Are you in the market for a boat, but not sure what type or style of boat you need? Read the following article below to get an overview of the 20 key styles of boats you need to know about so you can be one step closer to finding the right boat for you. Once you know what type of boat fits your needs, be sure to check out TNT’s brokerage boats for sale to see available listings.
Boats come in all shapes, sizes and styles, designed for a wide variety of uses. In this article, we break down 20 of the most popular types of boat, from rubber-bottomed inflatables to spectacular superyachts, and from fun-loving pontoon boats to go-fast racers…
The concept is simple; mount the helm in a compact console in the center of an open boat, and you get easy, walkaround access to the bow, stern and sides. Which makes it the perfect type of boat for hooking that 400-pound tuna.
But center consoles have evolved from bare-bones fishing boats typically with a single outboard, to mega-powerful speed machines with cabins and galleys and as many as six 450hp Mercury Verados. The latest all-American 59-foot Cigarette Tirranna packs 2,700hp and costs over $3 million.
Today, center consoles are still arguably the most popular boat design out there, with makers like Boston Whaler, Contender, Grady-White, Pursuit, Scout, Everglades, HCB and Cobia cranking them out in sizes from 16ft/4.58m to 65ft/19.8m, with prices from around $15,000/£11,500, to millions.
Tell someone you’ve just bought a new trawler and you can see them conjuring up mental images of George Clooney behind the helm of the Andrea Gail in The Perfect Storm.
Today’s trawler yachts have come a long way since the those early, chug-chugging Grand Banks, Nordhavns and Selenes. They’re now a much faster, more spacious, more luxurious type of boat.
Yet the concept is still the same; motoryachts designed primarily for comfortable long-distance, liveaboard cruising, usually at a more leisurely, more economical pace.
Nothing captures this new trawler thinking better than Beneteau’s impressive new $2m/£1.53m Grand Trawler 62. Designed to cruise at 8-to-10 knots, it has the power hit 20 when gnarly weather approaches. Inside, there’s huge interior volume, and cabins for six with a cavernous owner’s cabin.
And Beneteau is not the only trawler maker making waves. Turkish yard Sirena, Absolute with its Navetta range, and Cranchi with its quirky Eco Trawler line all break the mould.
The multitude of trawler options range from Ranger Tugs’ teeny 23ft/ R-23 from $146,000/£112,000 to Marlow Yacht’s multi-million dollar 100ft/30m Voyager.
It’s all about the wave. Water skiers tend to prefer flatter, smoother water to perfect their big turns, aerial stunts and slaloms, while wake boarders crave the biggest wave possible. Ideally, that means two very different types of boats.
The best purpose-built ski boats have their high-torque engine mounted in the middle, with a shaft-drive and small-diameter prop for instant acceleration, minimum turbulence and low wake.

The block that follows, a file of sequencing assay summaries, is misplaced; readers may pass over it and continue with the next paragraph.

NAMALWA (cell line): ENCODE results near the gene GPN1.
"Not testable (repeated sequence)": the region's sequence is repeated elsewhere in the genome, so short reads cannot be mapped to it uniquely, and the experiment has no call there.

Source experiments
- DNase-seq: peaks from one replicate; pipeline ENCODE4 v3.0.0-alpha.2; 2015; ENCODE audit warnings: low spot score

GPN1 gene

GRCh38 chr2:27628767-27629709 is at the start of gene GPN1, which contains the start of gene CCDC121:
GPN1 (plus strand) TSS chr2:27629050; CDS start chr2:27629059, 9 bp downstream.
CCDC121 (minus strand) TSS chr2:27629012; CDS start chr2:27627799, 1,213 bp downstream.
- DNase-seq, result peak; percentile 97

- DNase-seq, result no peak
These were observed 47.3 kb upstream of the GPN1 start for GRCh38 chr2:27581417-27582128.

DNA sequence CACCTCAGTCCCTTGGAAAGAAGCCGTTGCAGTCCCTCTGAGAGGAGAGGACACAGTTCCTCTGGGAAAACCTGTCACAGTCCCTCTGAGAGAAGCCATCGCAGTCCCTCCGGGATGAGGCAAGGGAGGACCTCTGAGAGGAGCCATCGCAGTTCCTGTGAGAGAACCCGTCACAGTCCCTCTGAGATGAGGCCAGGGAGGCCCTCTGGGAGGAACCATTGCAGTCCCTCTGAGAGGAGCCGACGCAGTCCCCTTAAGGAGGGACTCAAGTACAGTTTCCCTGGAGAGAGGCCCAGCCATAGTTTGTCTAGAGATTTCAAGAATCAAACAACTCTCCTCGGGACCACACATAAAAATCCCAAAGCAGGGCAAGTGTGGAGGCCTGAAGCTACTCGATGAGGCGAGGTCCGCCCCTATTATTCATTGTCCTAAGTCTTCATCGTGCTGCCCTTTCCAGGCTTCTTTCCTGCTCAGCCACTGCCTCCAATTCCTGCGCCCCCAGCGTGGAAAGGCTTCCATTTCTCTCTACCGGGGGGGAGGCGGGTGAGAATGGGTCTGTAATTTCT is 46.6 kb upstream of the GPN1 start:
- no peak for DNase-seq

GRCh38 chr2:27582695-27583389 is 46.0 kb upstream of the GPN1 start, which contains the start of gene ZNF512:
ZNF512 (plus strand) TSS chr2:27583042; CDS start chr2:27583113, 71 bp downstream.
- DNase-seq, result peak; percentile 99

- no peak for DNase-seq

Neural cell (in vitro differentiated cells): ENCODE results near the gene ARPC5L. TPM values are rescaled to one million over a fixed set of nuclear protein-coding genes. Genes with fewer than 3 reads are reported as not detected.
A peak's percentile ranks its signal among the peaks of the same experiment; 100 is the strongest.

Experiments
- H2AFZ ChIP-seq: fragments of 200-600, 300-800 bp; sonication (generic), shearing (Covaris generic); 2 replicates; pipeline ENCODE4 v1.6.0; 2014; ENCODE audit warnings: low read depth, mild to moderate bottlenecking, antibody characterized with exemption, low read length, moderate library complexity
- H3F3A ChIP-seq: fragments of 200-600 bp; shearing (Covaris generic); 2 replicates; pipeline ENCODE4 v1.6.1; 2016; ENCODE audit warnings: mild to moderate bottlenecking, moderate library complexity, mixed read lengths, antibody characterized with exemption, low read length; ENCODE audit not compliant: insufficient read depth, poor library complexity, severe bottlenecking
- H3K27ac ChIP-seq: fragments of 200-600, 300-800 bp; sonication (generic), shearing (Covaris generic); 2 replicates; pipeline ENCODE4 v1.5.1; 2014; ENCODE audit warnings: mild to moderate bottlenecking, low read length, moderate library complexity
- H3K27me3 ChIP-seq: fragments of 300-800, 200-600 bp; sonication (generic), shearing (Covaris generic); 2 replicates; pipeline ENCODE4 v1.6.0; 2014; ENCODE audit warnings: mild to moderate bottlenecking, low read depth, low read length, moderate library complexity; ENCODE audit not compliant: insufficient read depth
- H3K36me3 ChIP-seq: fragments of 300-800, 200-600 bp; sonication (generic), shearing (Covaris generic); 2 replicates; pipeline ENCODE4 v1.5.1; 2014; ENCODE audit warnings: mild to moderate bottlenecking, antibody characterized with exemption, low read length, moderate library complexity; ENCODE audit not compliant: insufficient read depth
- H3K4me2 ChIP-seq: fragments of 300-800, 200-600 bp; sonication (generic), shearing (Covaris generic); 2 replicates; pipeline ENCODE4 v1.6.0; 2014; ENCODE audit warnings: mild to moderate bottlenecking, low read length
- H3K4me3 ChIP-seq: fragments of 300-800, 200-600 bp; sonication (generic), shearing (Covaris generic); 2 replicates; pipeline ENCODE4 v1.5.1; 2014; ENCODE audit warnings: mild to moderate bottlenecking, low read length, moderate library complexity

The best boats for wakeboarders and their wake-surfing cousins, have rear-mounted V-drive inboards along with ballast tanks or wake plates to keep the transom low and the wake big and shapely.
Top ski-boat makers include MasterCraft, Malibu and Ski Nautique, while the biggest wakes are thrown up from boats by Moomba, Supra, Tigé, Centurion and Axis Wake.
The sweet-spot sizewise is around 23ft/7m, with prices ranging from around $40,000/£30,600 up to $200,000/£153,000 for the ultimate wavemaker.
The problem with propellers and rudders hanging down below a boat is they can hit stuff. Like rocks. And logs. When your boating is done in lots of skinny water, then a sound alternative is a jet boat.
With the boat’s engine spinning an impeller mounted inside a tunnel, water is sucked in through a hull opening, and blasted out through a narrow, steerable nozzle mounted on the transom. Think of them as super-sized Jet Skis.
Advantages include no prop or rudder hanging below the boat, so safer running in shallow water. There’s also less drag, which means higher speeds and lower fuel consumption. And having no prop makes them safer for water skiers and wake-surfers.
Negatives include trickier low-speed maneuvering, and challenging reversing – there’s no reverse gear, just a bucket that drops down to redirect the thrust under the boat.
Top makers of this type of boat include Yamaha, Chaparral, and Scarab, with Hinckley at the very top end. Sizes range from 19ft/ to 28ft/ and pricing from around $30k/£23k. to over $150k/£115k.
Go-fast performance boats
Want to go fast? No, really fast? Missouri’s Marine Technology Inc. will happily build you one of its 52 Race super-cats, powered by twin 1,750-hp Mercury inboards that can hit a top speed of 200mph.
For slightly less-intense on-water performance, Miami-based Cigarette Racing is still king of the go-fast boats. Its latest Tirranna 59 can be optioned with six Mercury Racing 450Rs – that’s a total of 2,700-hp – to give easy 100mph+ cruising. All for around $3 million.
The roots of this type of boat dates back to Miami and the early ’60s and a rogue called Don Aronow. He was behind such iconic brands as Formula Marine, Donzi, Magnum and Cigarette, winning over 350 offshore races in the process.
Today, many of the original players are still around, with the addition of builders like Midnight Express, Mystic, Marine Technology, Fountain, Eliminator, Skater, and HCB. Sizes range anywhere from 30ft/ to over 60ft/ with prices from $200k/£155k to over $3m/£2.3m